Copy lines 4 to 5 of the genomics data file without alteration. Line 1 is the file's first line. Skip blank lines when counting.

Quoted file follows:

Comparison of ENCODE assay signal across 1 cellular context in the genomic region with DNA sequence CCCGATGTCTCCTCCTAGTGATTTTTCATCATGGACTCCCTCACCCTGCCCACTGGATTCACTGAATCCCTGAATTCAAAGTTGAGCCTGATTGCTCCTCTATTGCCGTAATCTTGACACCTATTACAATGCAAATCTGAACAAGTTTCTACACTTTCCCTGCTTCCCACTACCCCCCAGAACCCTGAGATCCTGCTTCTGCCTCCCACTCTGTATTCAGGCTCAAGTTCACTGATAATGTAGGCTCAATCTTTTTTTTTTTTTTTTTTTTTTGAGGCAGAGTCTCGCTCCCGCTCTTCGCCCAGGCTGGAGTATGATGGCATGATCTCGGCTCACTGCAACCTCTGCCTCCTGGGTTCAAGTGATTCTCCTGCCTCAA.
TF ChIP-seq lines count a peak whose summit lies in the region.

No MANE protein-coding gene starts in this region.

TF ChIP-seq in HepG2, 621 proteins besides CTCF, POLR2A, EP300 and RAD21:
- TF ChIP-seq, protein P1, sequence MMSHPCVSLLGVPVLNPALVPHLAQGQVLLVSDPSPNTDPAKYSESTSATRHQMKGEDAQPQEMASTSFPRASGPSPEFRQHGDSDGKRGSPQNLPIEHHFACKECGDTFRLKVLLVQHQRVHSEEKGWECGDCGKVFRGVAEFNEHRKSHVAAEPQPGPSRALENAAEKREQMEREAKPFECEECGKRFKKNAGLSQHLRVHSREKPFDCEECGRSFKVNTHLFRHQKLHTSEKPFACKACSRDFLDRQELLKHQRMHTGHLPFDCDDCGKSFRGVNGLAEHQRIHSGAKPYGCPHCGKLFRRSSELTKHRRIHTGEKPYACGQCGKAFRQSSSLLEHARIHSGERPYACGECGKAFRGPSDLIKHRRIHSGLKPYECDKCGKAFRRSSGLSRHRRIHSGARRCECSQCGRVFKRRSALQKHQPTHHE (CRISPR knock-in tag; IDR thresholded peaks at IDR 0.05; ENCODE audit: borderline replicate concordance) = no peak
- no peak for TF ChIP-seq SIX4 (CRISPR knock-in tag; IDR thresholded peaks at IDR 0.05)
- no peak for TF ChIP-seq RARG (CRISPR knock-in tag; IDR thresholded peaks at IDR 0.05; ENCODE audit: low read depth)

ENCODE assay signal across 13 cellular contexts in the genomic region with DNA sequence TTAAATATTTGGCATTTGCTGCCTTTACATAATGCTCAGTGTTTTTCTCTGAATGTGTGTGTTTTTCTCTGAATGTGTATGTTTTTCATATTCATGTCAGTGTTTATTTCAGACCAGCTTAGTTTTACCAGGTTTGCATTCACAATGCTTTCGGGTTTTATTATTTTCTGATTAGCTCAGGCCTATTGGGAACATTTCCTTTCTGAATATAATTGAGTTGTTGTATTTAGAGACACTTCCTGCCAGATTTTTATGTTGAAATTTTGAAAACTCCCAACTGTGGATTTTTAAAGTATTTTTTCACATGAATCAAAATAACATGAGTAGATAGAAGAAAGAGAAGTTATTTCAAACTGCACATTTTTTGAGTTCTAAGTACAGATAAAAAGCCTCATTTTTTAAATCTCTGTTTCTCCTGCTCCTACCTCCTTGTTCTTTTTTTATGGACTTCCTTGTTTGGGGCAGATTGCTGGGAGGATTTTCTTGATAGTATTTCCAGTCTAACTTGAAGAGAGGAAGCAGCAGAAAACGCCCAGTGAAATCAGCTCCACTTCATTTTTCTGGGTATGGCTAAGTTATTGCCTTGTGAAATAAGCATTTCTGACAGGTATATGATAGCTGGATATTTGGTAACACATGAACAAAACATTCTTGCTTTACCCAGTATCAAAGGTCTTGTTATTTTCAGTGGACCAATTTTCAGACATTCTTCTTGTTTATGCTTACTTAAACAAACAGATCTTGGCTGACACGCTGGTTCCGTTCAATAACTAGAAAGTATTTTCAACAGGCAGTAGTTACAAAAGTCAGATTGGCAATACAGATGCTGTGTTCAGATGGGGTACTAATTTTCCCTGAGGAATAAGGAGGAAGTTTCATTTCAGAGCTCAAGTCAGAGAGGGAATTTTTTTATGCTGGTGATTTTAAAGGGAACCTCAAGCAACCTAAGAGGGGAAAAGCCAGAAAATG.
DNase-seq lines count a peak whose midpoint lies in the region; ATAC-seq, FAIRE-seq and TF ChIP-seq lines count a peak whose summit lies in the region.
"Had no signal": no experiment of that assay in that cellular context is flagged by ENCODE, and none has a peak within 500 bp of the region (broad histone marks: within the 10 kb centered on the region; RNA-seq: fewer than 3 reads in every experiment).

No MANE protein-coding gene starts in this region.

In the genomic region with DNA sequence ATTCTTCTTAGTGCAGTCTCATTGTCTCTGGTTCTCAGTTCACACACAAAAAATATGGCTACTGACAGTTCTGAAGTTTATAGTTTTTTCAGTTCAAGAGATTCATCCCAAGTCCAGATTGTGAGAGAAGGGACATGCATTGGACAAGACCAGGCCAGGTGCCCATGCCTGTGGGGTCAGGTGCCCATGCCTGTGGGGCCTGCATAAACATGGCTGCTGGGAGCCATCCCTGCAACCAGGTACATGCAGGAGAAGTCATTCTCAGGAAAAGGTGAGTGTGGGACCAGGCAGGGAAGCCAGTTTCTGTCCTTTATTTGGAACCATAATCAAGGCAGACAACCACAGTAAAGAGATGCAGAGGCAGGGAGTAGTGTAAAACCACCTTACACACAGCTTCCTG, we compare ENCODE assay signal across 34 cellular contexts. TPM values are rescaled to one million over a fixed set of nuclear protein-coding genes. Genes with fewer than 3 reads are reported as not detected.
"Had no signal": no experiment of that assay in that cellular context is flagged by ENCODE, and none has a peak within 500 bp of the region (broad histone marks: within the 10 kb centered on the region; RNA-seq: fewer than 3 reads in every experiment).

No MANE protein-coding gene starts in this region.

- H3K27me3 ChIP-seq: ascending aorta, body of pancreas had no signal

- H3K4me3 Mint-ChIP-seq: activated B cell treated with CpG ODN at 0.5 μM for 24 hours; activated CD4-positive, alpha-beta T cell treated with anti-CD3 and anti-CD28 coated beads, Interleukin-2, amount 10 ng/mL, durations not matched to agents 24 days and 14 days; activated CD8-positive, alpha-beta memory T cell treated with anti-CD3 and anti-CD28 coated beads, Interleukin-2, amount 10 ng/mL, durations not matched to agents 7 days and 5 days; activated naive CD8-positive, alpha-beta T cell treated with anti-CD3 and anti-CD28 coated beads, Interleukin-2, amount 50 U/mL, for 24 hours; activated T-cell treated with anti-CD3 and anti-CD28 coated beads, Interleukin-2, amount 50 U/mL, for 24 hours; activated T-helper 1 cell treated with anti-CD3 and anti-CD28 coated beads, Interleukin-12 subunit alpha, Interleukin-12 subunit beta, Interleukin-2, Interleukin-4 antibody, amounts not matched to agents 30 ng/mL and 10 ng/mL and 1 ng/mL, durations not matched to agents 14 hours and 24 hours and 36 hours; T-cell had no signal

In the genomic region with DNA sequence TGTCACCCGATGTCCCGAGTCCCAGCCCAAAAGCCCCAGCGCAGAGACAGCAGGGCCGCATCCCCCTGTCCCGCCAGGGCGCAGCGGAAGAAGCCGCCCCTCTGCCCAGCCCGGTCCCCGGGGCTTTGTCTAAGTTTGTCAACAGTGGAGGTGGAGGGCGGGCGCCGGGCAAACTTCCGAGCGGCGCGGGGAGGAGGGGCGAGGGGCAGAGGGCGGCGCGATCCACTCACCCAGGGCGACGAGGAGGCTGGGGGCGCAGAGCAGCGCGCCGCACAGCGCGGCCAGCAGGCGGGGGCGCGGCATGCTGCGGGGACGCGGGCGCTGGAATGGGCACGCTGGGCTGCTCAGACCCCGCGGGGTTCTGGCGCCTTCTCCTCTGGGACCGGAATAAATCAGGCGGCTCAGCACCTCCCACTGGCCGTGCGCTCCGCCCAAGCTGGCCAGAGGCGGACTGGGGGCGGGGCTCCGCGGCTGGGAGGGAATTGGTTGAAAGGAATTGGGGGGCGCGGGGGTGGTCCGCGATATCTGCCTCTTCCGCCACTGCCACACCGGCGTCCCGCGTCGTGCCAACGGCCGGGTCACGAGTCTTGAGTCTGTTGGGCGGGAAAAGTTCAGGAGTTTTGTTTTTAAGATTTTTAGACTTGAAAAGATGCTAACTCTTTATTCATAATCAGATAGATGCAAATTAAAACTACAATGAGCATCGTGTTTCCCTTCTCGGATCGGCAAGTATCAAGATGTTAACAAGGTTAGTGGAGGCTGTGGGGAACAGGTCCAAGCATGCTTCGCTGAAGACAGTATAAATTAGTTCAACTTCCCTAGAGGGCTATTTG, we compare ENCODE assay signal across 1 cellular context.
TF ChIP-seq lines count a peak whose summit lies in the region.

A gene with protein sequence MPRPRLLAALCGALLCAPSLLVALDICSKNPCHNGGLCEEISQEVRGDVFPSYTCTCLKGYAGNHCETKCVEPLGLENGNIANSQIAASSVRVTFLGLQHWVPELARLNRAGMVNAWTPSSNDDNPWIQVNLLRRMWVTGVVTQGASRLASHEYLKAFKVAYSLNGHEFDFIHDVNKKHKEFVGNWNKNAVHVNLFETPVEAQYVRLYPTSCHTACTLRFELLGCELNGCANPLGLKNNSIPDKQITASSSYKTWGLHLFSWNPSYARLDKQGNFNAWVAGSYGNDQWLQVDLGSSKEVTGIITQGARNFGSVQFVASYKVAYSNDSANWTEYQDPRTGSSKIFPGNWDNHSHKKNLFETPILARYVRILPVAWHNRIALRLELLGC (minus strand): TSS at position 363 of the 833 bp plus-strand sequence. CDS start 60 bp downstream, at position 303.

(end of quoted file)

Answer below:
TF ChIP-seq in HepG2, 621 proteins besides CTCF, POLR2A, EP300 and RAD21:
- TF ChIP-seq, protein P1, sequence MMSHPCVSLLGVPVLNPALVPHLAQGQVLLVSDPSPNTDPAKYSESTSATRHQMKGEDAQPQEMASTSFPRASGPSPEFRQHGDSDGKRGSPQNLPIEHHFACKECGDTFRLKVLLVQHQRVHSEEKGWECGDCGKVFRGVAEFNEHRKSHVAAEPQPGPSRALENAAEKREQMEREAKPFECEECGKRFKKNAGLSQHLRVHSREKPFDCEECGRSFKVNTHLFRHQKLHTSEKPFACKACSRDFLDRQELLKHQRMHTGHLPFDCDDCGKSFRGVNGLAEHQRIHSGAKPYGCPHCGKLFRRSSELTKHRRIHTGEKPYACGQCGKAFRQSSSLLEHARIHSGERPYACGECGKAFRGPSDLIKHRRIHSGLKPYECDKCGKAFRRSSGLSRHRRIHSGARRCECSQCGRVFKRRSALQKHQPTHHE (CRISPR knock-in tag; IDR thresholded peaks at IDR 0.05; ENCODE audit: borderline replicate concordance) = no peak